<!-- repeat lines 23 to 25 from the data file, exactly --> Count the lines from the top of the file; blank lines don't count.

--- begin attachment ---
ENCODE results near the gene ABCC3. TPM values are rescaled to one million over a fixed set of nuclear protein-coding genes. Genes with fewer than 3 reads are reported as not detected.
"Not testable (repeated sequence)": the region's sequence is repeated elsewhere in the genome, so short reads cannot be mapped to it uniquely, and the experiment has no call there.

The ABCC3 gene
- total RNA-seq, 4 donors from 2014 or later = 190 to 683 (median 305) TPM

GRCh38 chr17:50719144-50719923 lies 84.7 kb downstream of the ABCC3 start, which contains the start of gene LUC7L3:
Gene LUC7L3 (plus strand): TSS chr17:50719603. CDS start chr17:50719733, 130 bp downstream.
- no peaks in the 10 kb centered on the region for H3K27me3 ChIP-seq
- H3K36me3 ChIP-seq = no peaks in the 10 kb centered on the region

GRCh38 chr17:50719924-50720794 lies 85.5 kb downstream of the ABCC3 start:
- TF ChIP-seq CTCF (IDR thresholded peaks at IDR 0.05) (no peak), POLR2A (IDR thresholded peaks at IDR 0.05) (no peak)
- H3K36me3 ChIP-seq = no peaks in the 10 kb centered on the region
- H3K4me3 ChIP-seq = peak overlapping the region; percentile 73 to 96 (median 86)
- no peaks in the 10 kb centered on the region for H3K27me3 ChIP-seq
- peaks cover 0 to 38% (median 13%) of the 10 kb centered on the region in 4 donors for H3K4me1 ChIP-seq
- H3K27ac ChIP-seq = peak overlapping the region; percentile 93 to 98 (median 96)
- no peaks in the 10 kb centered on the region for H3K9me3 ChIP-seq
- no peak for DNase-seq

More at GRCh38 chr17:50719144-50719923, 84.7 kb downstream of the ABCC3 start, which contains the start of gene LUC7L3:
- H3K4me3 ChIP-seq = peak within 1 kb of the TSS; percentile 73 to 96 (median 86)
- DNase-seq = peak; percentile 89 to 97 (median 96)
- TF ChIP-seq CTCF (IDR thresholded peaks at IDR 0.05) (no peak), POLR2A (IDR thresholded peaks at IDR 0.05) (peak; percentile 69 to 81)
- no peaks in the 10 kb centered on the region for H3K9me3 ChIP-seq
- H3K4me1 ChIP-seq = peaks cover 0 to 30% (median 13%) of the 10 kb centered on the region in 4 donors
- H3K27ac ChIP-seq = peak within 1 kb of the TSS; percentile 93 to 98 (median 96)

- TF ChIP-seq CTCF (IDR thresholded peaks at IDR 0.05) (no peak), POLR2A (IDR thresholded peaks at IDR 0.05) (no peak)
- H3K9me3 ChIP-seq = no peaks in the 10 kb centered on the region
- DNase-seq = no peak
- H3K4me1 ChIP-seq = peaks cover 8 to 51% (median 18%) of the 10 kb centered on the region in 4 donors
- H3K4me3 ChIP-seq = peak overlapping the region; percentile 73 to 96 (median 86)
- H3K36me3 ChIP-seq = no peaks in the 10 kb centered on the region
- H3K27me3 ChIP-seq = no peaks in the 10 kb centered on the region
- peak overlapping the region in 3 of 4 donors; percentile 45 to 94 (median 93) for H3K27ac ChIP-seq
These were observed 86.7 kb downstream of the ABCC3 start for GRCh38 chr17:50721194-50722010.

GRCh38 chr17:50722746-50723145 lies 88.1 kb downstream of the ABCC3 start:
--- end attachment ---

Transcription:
- H3K4me1 ChIP-seq = peaks cover 0 to 30% (median 13%) of the 10 kb centered on the region in 4 donors
- H3K27ac ChIP-seq = peak within 1 kb of the TSS; percentile 93 to 98 (median 96)

- TF ChIP-seq CTCF (IDR thresholded peaks at IDR 0.05) (no peak), POLR2A (IDR thresholded peaks at IDR 0.05) (no peak)